- Whether he was having his way with songs by Willie Dixon, John Lee Hooker, and Jimi Hendrix, or creating his own classics with " Pride and Joy " and " Riviera Paradise,"
- "Tightrope " and " Wall of Denial " are plainly about so much more than just playing guitar, while the album-closing " Riviera Paradise " instrumental showed just how much he had grown as guitarist as well.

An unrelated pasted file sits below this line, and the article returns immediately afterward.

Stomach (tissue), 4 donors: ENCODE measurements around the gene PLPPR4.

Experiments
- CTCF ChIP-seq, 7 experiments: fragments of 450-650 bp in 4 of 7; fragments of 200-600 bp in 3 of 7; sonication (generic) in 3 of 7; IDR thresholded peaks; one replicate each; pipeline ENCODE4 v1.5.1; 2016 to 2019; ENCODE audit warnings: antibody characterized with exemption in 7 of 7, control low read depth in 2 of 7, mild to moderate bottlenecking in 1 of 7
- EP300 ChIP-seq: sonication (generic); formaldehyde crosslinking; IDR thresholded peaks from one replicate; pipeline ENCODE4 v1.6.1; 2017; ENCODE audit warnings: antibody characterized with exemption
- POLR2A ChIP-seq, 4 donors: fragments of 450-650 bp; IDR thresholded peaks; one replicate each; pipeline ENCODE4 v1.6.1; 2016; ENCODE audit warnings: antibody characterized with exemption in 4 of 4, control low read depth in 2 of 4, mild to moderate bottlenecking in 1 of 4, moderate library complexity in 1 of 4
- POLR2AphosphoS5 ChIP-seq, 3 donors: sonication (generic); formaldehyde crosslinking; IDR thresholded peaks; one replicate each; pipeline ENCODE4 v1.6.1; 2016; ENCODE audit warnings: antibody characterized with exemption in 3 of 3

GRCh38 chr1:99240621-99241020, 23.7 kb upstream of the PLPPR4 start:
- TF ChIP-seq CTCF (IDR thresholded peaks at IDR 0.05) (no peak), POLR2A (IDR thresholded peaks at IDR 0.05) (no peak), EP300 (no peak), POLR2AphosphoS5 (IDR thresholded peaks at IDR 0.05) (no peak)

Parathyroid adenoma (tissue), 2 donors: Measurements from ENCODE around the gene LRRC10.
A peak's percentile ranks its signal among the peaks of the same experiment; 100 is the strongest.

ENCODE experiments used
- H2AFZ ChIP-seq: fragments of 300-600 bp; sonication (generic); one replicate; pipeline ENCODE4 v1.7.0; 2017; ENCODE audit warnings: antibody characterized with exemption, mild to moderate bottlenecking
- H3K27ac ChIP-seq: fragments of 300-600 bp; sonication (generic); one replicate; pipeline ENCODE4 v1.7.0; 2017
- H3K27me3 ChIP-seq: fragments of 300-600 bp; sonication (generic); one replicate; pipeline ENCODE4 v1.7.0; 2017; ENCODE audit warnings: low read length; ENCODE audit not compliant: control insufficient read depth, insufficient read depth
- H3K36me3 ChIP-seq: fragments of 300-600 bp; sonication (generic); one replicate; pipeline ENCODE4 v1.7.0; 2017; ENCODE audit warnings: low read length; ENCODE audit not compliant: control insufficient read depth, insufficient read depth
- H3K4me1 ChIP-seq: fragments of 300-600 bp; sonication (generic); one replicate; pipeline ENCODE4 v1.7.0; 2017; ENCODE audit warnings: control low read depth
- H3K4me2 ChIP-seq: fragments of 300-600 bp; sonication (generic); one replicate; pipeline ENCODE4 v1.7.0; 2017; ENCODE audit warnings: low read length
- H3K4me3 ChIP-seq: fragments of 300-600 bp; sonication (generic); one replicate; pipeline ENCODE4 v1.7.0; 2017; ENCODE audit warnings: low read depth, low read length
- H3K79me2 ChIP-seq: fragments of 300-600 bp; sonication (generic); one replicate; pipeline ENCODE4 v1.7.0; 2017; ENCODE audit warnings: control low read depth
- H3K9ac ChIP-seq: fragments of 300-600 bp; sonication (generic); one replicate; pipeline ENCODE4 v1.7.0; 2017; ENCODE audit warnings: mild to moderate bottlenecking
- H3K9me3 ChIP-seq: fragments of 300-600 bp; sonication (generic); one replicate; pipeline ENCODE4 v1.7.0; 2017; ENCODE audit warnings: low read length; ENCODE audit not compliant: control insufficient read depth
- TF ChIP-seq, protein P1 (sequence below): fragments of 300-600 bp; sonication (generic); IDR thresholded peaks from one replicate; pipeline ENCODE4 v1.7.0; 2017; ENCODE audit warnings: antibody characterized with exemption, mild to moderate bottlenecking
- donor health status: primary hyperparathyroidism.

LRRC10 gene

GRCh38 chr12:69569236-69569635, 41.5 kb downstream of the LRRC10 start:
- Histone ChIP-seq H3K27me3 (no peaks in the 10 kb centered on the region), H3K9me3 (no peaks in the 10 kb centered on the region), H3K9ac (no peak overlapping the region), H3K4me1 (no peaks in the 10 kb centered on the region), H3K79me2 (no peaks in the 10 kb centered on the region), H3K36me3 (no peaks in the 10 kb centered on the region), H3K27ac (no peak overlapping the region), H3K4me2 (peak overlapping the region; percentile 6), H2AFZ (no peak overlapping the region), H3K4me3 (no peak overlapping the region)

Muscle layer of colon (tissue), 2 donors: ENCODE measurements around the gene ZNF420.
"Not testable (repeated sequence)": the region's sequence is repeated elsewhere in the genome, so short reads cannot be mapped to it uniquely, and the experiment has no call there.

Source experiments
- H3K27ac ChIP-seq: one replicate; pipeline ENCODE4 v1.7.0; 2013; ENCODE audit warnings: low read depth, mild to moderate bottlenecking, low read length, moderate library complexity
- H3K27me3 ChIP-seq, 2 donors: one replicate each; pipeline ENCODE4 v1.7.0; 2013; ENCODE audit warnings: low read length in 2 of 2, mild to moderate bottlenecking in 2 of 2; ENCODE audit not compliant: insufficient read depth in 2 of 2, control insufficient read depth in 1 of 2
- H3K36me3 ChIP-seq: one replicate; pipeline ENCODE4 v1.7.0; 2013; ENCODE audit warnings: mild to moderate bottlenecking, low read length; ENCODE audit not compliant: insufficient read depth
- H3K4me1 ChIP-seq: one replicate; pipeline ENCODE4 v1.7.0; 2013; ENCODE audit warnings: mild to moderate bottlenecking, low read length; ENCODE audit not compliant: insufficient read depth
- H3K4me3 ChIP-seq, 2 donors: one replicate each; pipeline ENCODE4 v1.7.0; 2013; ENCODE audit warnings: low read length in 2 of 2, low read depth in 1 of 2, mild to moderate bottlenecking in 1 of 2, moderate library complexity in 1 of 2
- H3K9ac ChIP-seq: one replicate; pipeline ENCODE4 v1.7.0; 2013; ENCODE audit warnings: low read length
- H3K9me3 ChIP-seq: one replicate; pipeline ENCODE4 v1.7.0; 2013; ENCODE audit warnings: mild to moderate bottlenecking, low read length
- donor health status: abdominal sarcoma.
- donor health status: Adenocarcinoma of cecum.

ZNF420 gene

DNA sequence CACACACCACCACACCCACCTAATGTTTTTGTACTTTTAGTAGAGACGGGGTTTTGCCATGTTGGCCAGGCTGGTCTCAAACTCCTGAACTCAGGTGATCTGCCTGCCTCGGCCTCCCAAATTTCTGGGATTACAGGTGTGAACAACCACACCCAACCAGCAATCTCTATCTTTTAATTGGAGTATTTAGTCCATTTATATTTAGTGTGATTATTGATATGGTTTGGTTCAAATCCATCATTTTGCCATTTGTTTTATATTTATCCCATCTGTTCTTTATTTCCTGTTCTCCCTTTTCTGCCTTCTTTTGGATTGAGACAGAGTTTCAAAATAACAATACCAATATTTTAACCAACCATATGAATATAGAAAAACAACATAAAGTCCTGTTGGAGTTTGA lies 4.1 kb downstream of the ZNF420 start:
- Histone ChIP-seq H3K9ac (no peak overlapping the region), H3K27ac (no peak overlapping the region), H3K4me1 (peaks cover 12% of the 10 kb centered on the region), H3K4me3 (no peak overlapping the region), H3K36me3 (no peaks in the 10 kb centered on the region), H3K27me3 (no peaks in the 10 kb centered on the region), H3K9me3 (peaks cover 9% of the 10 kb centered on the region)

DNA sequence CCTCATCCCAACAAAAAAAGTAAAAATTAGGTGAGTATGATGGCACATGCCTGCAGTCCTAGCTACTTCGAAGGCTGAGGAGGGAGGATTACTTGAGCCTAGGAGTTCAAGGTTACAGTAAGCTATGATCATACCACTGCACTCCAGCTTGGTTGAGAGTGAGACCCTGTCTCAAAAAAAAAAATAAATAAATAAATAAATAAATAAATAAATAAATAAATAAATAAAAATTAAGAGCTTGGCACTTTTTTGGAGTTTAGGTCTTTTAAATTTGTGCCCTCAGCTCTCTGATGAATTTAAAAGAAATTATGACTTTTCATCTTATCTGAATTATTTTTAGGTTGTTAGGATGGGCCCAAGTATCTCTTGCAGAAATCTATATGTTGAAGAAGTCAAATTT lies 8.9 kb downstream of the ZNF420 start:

- In July 1989, Neil Perry, a writer for " Sounds " magazine, " The album closes with the brow-soothing swoon of'Riviera Paradise,'a slow, lengthy guitar and piano workout that proves just why Vaughan is to the guitar what Nureyev is to ballet . " According to music journalist Robert Christgau, Vaughan was " writing blues for AA . . . he escapes the blues undamaged for the first time in his career . " In October 1989, the " Boca Raton News " described Vaughan's guitar solos as " determined, clear-headed and downright stinging " and his lyrics as " tension-filled allegories ".